Whitefish

The Whitefish is sometimes referred to as a "humpback" fish due to its disproportionately small head in comparison to the length of its body. On average, Whitefish weigh around 7kg (4 lb). They can grow to 79 cm (31 in) but are more frequently seen around 51 cm (20 in) in length. The largest Whitefish caught on rod and reel was over 7 kg (15 lb) in Clear Lake in Ontario Canada in 1983. It is a valuable commercial fish that is occasionally taken for consumption by sport fishermen as well. Whitefish fillets are also available in some North American grocery stores.

Whitefish caught at Andorra Lodge, Ontario
Whitefish caught at Andorra Lodge

Where to Find Whitefish

Whitefish are cool water fish. They are found in many inland lakes, and they have been known to enter brackish waters (where salt and fresh water meet) as well. They are found throughout much of Canada and parts of the northern United States, including all of the 5 Great Lakes.

Understanding Whitefish Behavior

Whitefish like cold water. They spawn around the first ice on shoals where Northern Pike will quickly chase them into shallow water. There they will feed on crustaceans and insects predominantly. Whitefish like to feed along the bottom of the drop-off near the shore where a nice shelf forms. In the summer, they can be seen on the shoal on the lake side of a weed bed (as opposed to the shore-side) and use of the bottom edge of the drop-off to congregate where there is an inflow, bringing a steady supply of nutrients to support their prey and of course the prey themselves .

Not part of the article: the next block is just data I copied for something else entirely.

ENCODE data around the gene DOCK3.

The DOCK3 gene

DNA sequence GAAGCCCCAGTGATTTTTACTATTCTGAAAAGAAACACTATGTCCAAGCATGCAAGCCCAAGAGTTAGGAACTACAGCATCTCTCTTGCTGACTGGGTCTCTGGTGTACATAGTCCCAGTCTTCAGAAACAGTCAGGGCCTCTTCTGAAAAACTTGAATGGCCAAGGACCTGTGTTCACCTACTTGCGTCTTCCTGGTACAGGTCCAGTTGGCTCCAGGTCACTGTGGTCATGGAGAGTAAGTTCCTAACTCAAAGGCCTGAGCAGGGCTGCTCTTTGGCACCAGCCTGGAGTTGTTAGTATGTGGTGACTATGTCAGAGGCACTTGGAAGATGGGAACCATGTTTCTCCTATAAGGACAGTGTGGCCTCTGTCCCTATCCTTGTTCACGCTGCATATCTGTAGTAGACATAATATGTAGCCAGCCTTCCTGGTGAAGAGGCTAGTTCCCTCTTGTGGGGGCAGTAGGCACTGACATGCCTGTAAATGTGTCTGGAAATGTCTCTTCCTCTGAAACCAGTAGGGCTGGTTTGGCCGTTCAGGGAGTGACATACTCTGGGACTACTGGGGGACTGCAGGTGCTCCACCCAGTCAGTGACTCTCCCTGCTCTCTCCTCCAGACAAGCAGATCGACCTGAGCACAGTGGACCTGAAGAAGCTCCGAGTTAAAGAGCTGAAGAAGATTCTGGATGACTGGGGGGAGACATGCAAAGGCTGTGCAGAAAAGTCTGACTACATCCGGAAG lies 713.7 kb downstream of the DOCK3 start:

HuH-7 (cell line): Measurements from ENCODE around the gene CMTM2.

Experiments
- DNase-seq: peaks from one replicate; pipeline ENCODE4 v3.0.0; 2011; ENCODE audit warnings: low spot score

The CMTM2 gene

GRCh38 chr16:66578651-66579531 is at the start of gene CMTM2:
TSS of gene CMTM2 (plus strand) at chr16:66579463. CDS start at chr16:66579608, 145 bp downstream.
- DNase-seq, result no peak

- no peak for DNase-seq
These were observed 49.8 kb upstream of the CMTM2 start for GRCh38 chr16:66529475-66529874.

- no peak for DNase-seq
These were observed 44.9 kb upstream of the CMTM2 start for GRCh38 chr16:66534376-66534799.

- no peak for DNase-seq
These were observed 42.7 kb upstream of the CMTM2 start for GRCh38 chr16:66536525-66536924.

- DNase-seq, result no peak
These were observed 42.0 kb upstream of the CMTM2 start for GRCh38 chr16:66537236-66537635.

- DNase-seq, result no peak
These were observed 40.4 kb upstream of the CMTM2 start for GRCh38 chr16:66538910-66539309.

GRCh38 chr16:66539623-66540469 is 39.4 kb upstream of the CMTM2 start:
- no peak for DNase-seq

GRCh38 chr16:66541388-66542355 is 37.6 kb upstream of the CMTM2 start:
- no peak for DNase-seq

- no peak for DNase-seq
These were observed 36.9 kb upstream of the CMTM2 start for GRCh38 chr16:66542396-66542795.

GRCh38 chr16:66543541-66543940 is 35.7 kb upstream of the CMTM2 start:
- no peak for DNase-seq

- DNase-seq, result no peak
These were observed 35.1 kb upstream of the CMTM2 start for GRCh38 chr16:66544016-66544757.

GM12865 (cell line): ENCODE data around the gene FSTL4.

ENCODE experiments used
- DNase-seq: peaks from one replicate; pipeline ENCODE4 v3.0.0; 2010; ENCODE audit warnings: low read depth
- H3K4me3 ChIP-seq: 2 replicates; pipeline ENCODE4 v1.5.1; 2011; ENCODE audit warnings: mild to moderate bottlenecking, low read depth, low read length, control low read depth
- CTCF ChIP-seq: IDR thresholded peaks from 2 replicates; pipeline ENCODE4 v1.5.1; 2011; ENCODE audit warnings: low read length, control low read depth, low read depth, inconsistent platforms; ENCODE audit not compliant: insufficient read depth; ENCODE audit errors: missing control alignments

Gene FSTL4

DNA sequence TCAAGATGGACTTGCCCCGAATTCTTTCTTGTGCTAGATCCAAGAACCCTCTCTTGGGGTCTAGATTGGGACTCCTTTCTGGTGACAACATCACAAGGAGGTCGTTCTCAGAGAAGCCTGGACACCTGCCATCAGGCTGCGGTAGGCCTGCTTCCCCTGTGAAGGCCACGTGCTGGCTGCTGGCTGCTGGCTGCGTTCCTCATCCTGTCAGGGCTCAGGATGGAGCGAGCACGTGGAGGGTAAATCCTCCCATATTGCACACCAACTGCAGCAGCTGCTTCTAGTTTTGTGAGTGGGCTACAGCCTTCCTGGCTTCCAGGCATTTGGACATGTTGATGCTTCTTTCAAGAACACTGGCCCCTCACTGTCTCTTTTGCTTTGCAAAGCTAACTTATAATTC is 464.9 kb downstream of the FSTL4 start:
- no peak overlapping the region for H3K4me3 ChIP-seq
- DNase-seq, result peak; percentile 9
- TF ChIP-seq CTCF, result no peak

How to Catch Whitefish

Many anglers enjoy catching Whitefish in the months of June, July and early August. A simple line and jig is adequate enough to catch the fish as they feast on mayflies and midges. In winter months, catching Whitefish through the ice is very popular as well. Effective ice fishing techniques include using a jigging spoon, with one or more "slider hooks" above and separated from the spoon with a barrel swivel. All hooks are then tipped with wax worms. Be sure to check to local/provincial websites for the specific conservation guidelines and regulations

Cold Water Whitefish